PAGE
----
5 Signs It’s Time to Fire Your Bullying Homeowner Customer

Fire Bullying Homeowner (Blog Cover)

Being a contractor can be a thankless job when dealing with bullying homeowners. These customers are rude, condescending, and manipulative. While you may be tempted to see through each job to its completion, there are rare cases when firing your customer is the best option.

Every contractor has their own line for when to fire their customer. Still, Contractors Society of America outlines some of the most common signs that it might be time to terminate their business:


The 5 Common Signs

  • Mention of Lawyer or Lawsuit
  • Breach of Contract
  • Raising of Voice
  • Bypass of Chain of Command
  • Threat to Not Pay or Pay Less

1) Customer Mentions a Lawyer or Lawsuit

Many contractors will pack up and leave the second they hear homeowners reference a lawyer or lawsuit. If the customer is even considering litigation, it’s a tell-tale sign to get out of the job ASAP. 

Customers with a lawsuit mentality are more trouble than they’re worth. Furthermore, even if they don’t intend to sue, they are demonstrating a propensity to manipulate the situation. 

2) Customer Breaches the Contract

Many contractors with experience with bullying homeowners draft contracts for each job phase. If you can get the homeowner to sign each contract, their breach of the terms is a time to move on. In these cases, their violation of the terms will give you cause to leave.

These homeowners often attempt to expand new projects to a previously agreed-upon job. Unfortunately, this is when the phase contracts serve their greatest purpose, as you cannot afford to change your objectives mid-project.

3) Customer Raises Their Voice

When a customer raises their voice at you or one of your colleagues, it’s time to fire them. Some contractors have a higher threshold for verbal abuse than others and may choose to see the job through. 

However, when customers start acting disrespectfully, it’s time to go. These individuals may go as far as threatening you and your staff, which is when things can get extremely tense. Again, it’s best to walk away before these things occur.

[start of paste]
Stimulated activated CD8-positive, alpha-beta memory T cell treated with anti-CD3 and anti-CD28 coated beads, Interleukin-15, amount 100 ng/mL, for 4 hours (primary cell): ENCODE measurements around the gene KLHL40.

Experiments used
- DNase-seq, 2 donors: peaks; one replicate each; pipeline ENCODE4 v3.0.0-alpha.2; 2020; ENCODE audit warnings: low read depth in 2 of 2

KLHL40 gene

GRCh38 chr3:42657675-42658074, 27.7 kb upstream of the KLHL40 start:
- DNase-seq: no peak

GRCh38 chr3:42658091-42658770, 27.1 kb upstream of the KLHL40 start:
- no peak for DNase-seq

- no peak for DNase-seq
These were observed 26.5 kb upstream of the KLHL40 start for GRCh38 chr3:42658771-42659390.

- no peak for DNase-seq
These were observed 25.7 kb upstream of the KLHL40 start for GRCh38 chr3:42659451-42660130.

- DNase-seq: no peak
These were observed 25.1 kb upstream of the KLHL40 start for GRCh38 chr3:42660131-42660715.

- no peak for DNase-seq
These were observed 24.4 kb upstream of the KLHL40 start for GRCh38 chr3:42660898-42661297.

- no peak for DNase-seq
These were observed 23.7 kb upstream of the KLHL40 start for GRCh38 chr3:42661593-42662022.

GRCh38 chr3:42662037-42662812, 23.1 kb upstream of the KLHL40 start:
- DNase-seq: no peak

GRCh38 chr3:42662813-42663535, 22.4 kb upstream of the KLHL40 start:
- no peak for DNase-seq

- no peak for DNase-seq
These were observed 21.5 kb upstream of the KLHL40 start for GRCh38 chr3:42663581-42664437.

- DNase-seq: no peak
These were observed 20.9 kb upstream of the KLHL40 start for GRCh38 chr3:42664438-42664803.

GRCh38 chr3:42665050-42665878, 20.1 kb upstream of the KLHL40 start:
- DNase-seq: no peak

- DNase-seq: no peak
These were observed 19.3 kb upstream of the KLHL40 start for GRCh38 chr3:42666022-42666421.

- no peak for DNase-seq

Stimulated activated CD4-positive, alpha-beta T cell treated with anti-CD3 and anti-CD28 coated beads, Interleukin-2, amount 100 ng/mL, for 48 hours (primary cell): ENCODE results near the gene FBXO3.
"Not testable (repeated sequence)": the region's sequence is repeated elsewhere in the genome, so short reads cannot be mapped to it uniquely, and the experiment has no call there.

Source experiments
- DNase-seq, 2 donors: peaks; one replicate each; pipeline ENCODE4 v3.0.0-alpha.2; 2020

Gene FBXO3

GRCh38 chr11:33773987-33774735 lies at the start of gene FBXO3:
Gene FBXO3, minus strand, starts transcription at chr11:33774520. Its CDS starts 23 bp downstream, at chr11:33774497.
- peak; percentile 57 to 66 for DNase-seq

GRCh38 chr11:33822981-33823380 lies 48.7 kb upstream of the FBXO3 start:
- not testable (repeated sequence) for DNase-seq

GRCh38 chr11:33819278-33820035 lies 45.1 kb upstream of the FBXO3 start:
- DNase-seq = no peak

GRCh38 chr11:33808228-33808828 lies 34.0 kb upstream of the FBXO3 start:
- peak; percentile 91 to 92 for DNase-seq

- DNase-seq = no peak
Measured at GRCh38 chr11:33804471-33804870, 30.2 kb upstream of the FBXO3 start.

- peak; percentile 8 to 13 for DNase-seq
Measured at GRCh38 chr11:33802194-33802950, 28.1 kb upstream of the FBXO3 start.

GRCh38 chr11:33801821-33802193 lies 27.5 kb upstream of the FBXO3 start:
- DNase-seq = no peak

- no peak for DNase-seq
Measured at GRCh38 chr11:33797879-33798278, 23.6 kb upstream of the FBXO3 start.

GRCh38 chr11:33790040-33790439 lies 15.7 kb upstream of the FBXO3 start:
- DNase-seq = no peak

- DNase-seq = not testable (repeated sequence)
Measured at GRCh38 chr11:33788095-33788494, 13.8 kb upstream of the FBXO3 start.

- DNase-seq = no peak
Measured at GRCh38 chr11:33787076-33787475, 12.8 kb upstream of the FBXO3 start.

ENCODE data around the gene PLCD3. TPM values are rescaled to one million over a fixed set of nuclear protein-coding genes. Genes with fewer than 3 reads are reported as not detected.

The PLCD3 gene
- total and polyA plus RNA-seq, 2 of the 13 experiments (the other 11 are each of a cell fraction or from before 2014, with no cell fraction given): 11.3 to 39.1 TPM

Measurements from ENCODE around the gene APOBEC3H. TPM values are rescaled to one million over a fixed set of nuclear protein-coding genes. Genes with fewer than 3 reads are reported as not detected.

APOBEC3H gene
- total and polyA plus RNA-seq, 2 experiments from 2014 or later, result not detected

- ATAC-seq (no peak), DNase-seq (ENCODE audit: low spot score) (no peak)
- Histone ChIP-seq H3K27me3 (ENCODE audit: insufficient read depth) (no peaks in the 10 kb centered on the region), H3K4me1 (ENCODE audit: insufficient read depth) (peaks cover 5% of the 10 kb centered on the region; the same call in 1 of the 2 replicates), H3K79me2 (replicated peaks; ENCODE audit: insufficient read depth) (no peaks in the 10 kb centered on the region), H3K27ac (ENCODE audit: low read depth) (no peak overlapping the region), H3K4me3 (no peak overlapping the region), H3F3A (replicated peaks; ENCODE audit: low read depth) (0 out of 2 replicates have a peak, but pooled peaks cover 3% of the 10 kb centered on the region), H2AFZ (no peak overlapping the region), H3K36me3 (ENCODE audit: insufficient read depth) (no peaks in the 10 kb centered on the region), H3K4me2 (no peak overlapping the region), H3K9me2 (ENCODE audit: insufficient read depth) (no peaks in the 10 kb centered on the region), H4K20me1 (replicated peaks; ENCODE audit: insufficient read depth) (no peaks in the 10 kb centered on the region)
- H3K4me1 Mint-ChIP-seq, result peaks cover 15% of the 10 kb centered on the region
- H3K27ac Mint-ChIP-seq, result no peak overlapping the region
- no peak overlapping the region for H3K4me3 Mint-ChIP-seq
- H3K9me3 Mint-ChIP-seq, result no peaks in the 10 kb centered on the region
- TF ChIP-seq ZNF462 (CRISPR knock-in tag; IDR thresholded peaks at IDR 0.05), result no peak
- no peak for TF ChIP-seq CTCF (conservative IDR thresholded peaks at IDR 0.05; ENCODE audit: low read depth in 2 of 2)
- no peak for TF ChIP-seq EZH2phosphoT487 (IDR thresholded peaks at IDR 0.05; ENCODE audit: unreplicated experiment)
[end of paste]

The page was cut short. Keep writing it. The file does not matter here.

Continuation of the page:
4) Customer Bypasses Chain of Command

Some contractors have experience with homeowners calling their subs individually and attempting to act as the GC for the project. Once you learn of such behavior, it’s time to pull the plug on the project. 

These customers will never be satisfied and will only cause confusion about how the final project is supposed to materialize. You can tell them that they can do the entire thing themselves if they want to supervise the project.

5) Customer Alludes To Not Paying or Paying Less

The project must cease when the homeowner alludes to non-payment or reduced payment. When you’ve already agreed to the terms of the job, the customer cannot change it mid-project (unless you can’t complete it). Some homeowners will use this as a manipulation tactic.

In some cases, the customer does intend to pay the full wage but is merely trying to extract extra labor from your staff. This is highly unprofessional on their part and is grounds to fire them on the spot. These types of mind games are not worth your trouble as a contractor.

How to Fire Your Client

If you’ve reached your tipping point, it’s time to fire your client. You can tell them in person or over the phone. If they’ve breached your contract, you can easily cite that as your reason for terminating the relationship. The same is true of non-payment or reduced payment.

Suppose you must fire a client because of their verbal abuse or other unsavory behavior. In that case, you must be firm and consistent with your explanation. Please don’t resort to their tactics; remember to keep things professional. 

Unfortunately, they will probably leave you a bad review either way. The good news is that most future customers understand that some clients are impossible to work with and won’t hold their antics against your business.